4 Kinds Of Therapy To Consider by Rachelle Wilber

(image: free image)

Therapy can be a great way to work through personal issues, improve your mental health, and make positive changes in your life. But with so many different types of therapy available, it can be hard to know where to start. Many people find that a kind of therapy works well for them, while others may benefit from a combination of different approaches. This overview will help you learn about four of the most common types of therapy to make an informed decision about what might work best for you. 

Cognitive Behavioural Therapy 

Cognitive behavioural therapy (CBT) is a type of psychotherapy that helps some people change negative thinking and behaviour patterns. CBT is based on the idea that our thoughts, feelings, and behaviours are interconnected. Changing our thoughts and beliefs can change our behaviour and emotions. CBT is effective in treating a wide range of mental health conditions, including anxiety and depression, so its worth a shot to see if its right for you. 

Group Therapy 

Group therapy is a type of psychotherapy that involves meeting with a group of people who are dealing with similar issues. Group therapy can be helpful because it allows you to share your experiences and feelings with others who understand what you’re going through. It can also help you learn new coping skills and gain insight into your thoughts and behaviors. Many people find group therapy to be a supportive and helpful experience- but see how it goes for you as an individual too.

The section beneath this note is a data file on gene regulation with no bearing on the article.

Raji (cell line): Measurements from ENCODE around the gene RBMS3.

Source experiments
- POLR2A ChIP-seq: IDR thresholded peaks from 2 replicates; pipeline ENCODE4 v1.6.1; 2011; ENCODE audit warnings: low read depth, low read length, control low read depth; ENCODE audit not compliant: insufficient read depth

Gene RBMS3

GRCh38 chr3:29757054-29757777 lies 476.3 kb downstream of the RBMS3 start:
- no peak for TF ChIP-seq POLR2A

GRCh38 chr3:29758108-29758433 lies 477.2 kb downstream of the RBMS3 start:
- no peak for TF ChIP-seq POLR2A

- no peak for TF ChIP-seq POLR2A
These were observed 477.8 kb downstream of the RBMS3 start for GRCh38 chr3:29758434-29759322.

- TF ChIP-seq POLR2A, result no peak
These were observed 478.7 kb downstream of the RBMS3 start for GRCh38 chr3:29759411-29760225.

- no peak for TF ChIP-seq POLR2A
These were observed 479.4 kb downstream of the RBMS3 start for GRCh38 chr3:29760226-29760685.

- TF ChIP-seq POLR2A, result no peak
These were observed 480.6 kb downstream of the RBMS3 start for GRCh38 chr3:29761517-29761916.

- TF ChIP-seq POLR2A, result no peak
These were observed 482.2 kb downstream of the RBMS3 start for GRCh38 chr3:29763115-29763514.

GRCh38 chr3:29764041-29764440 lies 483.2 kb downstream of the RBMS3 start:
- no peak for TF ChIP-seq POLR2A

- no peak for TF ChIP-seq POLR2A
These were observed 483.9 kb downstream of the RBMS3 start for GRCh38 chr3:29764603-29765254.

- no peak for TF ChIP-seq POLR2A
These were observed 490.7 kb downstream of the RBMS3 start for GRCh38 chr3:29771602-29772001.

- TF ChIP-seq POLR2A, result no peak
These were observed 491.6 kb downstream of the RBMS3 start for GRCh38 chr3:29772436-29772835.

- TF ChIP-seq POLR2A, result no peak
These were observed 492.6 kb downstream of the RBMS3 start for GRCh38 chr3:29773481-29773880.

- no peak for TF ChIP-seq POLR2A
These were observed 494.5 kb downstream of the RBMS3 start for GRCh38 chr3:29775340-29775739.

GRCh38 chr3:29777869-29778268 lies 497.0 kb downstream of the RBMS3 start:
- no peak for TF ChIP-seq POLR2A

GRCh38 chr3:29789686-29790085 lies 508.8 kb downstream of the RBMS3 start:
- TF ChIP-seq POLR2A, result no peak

Interpersonal Therapy 

When we have issues with our relationships, it can be challenging to know how to make things better. Interpersonal therapy (IPT) is a type of psychotherapy that helps people improve their relationships with others. IPT focuses on the here and now, helping you to understand and change patterns of behaviour causing problems in your relationships. Several studies have shown that IPT is an effective treatment for depression- so this could be one to try. 

Family Therapy 

Family therapy is a type of psychotherapy that involves meeting with a therapist along with your family members. Family therapy can be helpful because it allows you to address problems within your family system. It can also help improve communication and relationships within the family. Research by experts found family therapy to be a supportive and helpful experience. However, some have said that it wasn’t the right experience for them and their family, so it is trial and error too.

These are just a few of the many therapy types available. If you’re considering starting therapy, talk to your doctor or mental health professional about what might be right for you. Also, remember, there is no “right” type of therapy. What matters most is finding a therapist you feel comfortable with and who can help you achieve your goals. You may also try a few therapies before finding the correct one to help yourself, your relationships and your family.

This article was written by freelance writer, Rachelle Wilber, living in the San Diego, California area, USA. She graduated from San Diego State University with her Bachelor’s Degree in Journalism and Media Studies. Follow her on Twitter and Facebook: @RachelleWilber; https://www.facebook.com/people/Rachelle-Wilber/100009221637700/